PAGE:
11.7 C
Niagara Falls
Thursday, April 18, 2024
Growing Together: A rose by any other name should be pruned
Climbing rose prune-lateral branches back to two to three buds. JOANNE YOUNG

How may of you just can’t wait to get out in your garden every spring and prune your roses? 

It probably isn’t on the top of your list of things to do.

Knowing when and where to prune is difficult enough, but having to fend off all those thorns that feel the need to hook into your arms is a whole other thing.

If you have roses, though, you probably know that they do require some pruning to keep them growing healthy. 

In fact, it is the best way to reduce disease and insect problems.

What does pruning a rose entail?

As with anything, there are always differing opinions on this subject, but here is what makes the most sense to me.

I know that there are people who always prune their roses down in the fall. There are several reasons why I do not recommend that you do.

Roses have trouble going dormant in the late fall and winter, that is why you will quite often see them still blooming into December with the leaves still green.

Therefore, you should always let the last flowers of the fall remain on the plant — this signals to the rose bush that it is time for them to go to sleep for the winter. 

Pruning in the fall will stimulate them to keep growing into the winter and will result in more dieback on the canes.

The best time to prune your roses is the late dormant period-early spring just as the leaf buds are starting to swell.

A good indicator of the proper pruning time is when the forsythia plants come into bloom.

Regardless of the type of rose you have, the first thing to do is to remove any dead (discoloured), diseased or damaged canes.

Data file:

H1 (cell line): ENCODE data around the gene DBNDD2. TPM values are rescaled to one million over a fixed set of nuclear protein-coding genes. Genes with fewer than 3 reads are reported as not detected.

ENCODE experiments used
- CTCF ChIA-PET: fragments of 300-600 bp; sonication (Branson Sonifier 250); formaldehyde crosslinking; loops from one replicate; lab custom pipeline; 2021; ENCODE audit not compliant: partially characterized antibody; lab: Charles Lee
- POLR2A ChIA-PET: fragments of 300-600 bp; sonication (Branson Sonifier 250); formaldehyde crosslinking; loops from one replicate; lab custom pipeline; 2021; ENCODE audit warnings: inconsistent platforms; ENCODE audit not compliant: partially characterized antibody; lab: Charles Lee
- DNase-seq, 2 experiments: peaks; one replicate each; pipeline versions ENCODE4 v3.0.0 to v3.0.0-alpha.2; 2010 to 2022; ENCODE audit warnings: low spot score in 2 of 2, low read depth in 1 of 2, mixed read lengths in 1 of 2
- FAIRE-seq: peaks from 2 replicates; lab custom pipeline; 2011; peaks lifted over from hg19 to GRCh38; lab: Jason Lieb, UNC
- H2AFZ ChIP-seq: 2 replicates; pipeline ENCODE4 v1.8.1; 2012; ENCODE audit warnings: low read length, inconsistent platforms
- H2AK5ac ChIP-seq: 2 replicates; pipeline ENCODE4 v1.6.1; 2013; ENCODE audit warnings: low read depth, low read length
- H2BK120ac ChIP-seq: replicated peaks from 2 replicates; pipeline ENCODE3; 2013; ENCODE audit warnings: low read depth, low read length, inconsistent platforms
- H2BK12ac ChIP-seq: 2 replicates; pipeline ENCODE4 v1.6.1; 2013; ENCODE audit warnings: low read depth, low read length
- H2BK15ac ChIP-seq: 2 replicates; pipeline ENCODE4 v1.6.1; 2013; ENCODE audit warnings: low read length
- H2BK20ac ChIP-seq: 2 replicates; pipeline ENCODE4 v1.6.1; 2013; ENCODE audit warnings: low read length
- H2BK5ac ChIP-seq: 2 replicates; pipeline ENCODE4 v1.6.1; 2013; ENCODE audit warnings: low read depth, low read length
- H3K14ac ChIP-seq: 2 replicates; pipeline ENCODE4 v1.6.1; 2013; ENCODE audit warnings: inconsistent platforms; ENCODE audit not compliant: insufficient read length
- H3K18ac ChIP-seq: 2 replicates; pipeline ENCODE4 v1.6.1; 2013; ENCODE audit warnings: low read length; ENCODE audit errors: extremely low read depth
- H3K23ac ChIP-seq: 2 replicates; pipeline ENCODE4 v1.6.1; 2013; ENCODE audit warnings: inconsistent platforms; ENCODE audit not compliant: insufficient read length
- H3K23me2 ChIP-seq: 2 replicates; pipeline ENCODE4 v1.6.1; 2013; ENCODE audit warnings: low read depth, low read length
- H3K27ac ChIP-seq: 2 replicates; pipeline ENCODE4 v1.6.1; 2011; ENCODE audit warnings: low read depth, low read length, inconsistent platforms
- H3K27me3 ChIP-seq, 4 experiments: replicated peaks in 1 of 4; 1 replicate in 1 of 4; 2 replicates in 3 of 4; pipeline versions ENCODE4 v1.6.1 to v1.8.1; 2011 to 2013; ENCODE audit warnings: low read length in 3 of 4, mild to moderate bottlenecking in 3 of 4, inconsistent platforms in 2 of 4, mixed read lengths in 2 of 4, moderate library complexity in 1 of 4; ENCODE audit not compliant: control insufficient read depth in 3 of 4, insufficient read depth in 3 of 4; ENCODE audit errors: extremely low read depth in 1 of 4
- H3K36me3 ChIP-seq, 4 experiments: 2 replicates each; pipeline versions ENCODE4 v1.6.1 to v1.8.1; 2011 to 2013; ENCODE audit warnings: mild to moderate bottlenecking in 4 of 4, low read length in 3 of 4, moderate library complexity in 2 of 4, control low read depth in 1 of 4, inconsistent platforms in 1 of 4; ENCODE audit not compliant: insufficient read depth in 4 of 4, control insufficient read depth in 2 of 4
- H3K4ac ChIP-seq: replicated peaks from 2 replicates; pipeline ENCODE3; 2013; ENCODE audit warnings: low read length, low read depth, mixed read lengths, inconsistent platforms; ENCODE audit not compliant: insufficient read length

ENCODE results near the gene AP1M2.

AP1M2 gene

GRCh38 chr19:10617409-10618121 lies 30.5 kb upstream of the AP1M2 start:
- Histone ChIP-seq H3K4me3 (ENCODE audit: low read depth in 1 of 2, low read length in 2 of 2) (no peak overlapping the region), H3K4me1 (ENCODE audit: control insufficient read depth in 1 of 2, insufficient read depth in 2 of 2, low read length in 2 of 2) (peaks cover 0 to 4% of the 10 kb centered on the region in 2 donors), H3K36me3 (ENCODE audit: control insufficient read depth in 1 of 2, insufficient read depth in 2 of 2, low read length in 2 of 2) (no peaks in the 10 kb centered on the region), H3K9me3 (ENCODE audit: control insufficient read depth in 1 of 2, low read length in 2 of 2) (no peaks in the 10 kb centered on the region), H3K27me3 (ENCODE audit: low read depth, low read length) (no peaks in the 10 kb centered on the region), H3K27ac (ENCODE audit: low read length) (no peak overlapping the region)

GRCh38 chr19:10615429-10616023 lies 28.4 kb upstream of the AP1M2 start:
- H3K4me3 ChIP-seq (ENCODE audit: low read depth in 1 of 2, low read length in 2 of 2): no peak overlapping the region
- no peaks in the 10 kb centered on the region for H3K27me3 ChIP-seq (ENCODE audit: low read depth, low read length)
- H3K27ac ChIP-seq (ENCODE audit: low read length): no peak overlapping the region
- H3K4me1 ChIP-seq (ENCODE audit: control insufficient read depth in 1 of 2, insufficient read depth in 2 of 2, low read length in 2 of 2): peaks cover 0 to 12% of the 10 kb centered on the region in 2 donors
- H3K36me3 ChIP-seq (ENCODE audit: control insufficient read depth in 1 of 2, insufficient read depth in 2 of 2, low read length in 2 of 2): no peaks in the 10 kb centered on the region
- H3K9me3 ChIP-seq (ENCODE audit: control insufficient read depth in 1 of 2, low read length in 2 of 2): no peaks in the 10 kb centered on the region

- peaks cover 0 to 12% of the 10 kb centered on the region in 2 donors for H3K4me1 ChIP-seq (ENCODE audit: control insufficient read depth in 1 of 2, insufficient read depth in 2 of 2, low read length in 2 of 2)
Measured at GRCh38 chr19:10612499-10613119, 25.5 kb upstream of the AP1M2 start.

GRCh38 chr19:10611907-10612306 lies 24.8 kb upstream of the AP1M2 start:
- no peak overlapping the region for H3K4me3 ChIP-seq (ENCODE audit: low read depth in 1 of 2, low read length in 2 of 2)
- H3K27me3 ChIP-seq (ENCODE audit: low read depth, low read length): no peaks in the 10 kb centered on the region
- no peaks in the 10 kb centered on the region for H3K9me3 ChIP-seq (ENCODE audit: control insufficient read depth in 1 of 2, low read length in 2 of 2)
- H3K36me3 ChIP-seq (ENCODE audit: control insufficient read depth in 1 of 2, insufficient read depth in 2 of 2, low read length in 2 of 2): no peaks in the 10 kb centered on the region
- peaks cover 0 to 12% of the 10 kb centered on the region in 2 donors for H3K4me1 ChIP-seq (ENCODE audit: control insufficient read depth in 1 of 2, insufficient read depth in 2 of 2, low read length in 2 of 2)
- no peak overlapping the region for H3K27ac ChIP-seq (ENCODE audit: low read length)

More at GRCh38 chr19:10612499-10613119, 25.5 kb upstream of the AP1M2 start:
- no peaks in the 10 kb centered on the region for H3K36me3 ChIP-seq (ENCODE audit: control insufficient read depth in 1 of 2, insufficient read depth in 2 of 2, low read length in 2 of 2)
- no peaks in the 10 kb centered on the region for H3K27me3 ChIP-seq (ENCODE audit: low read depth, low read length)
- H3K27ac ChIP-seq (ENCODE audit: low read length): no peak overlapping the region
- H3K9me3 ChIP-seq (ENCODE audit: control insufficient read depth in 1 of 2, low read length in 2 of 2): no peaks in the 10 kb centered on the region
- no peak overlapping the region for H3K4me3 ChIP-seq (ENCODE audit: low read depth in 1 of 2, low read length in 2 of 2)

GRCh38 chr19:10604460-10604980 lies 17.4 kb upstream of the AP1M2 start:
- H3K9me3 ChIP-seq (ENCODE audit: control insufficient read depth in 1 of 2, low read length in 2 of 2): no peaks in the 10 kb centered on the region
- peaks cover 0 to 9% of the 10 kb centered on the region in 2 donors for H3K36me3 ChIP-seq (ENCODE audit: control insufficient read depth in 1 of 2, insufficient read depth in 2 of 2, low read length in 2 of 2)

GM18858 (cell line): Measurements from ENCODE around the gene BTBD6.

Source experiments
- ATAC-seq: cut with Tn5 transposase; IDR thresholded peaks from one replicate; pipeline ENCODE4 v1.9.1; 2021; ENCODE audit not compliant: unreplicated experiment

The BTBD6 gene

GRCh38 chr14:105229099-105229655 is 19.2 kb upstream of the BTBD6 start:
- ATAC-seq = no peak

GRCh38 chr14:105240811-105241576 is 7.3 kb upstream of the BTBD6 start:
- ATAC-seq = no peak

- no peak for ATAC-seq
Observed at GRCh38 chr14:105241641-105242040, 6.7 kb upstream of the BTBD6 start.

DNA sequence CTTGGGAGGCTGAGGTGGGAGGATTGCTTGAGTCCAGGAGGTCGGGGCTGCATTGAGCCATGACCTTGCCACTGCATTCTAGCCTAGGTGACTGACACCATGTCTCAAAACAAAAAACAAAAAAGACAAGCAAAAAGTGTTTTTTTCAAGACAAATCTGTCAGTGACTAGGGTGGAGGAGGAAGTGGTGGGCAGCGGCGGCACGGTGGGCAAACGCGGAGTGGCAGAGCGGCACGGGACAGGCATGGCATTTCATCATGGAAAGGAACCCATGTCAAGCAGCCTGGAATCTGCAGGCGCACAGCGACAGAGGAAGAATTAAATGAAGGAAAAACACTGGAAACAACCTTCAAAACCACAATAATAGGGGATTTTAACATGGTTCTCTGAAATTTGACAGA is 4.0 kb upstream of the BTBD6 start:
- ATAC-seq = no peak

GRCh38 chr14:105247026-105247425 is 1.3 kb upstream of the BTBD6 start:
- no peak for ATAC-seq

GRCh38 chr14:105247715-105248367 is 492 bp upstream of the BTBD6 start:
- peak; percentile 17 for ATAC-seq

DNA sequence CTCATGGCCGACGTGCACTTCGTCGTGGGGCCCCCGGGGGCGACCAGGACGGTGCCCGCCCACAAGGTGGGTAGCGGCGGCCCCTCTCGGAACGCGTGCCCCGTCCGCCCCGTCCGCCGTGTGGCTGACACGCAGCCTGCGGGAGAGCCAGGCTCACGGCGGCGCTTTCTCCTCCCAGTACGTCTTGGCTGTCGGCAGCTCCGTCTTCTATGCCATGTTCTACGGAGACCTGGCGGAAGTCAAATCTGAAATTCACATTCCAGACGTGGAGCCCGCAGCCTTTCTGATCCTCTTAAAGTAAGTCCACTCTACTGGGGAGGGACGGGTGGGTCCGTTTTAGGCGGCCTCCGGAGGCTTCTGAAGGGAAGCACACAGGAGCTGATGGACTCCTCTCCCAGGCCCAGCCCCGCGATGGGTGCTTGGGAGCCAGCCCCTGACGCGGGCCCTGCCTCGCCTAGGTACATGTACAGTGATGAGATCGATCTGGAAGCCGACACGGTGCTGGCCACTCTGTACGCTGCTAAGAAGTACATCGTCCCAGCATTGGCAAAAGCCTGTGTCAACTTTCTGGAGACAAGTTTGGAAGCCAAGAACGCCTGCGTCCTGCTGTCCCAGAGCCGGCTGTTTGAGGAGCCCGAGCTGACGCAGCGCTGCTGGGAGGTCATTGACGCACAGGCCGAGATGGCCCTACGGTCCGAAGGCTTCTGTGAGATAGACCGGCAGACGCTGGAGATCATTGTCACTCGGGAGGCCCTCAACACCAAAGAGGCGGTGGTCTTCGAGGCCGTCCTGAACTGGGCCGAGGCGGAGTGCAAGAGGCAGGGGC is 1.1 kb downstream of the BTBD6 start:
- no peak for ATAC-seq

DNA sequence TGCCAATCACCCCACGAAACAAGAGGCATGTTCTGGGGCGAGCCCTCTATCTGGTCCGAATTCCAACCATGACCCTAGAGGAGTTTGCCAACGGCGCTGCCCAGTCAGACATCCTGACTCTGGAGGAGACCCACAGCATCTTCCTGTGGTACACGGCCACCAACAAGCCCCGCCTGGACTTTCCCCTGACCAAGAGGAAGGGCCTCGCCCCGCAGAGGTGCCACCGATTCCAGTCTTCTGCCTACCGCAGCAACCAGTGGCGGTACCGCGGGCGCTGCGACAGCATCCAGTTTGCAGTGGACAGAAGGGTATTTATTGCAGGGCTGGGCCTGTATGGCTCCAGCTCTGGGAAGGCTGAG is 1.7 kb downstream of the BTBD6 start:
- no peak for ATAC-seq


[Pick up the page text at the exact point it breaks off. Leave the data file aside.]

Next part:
The next step is to remove any weak canes or stems that cross through the center of the plant or are rubbing against another cane.

Roses have alternate bud arrangement as opposed to opposite bud arrangement where two buds are located across the stem from each other. 

All the power or energy of a plant is in the tips of each branch. So, when you prune a branch shorter, the next bud down – the one that is now at the top – takes on the power and will develop into a new branch.  

By pruning to an outward facing bud, it controls the direction of growth to go out from the plant instead of it growing back through the centre of the plant. 

This helps improve air circulation, which helps to cut down on diseases.

Make sure that you cut the stem at a 45-degree angle with the higher edge being on the side of the bud. 

It is important to always prune on an angle about a quarter of an inch above an outward facing bud. 

The angled cut allows for drops of water to roll off the top of the cane and away from the bud.

Now that you have done the initial pruning of removing dead, diseased, damaged, weak and crossing canes, you now need to consider what type of rose it is.

Hybrid teas, floribundas, grandifloras, miniature and carpet roses

Once you have completed the first pruning steps as stated above, you can now start to prune back the remaining canes.

The number of canes you will have left depends on age and overall health of the plant.

Usually, you will have anywhere from three to eight canes and if those canes are healthy and the plant still has an open, symmetrical form, work with what you have.

Cut off about one-third of the original length of each cane.

Hybrid tea and carpet roses can be cut back a bit further, but make sure you are leaving at least three to five buds up from the base of the plant.

Climbing roses

The term “climbing rose” is a bit misleading as they do not climb of their own accord.

The canes will not twine themselves onto a trellis and do not cling to the wall or fence.

When training a climbing rose there is one critical and game-changing fact to keep in mind. 

The vertical canes will only produce flowers at the tip of those canes.

So, to get that picture perfect image of a climbing rose that is loaded with flowers, you can carefully fend out flexible canes and tie them to a support so that the main canes are now growing horizontally.

Instead of there being flowers just at the tip of the cane, now every bud along the horizontal cane thinks that they are at the tip and each bud will produce flowers.

Once you have trained the main canes so that they have been fanned out, prune each lateral branch (branches off the main cane) back to two to three buds.

Now, your roses are trimmed up and ready for another growing season.

Oh, did I mention that you may want to put on a thick pair of gloves before you begin?  

Joanne Young is a Niagara-on-the-Lake garden expert and coach. See her website at joanneyoung.ca.

Subscribe to our mailing list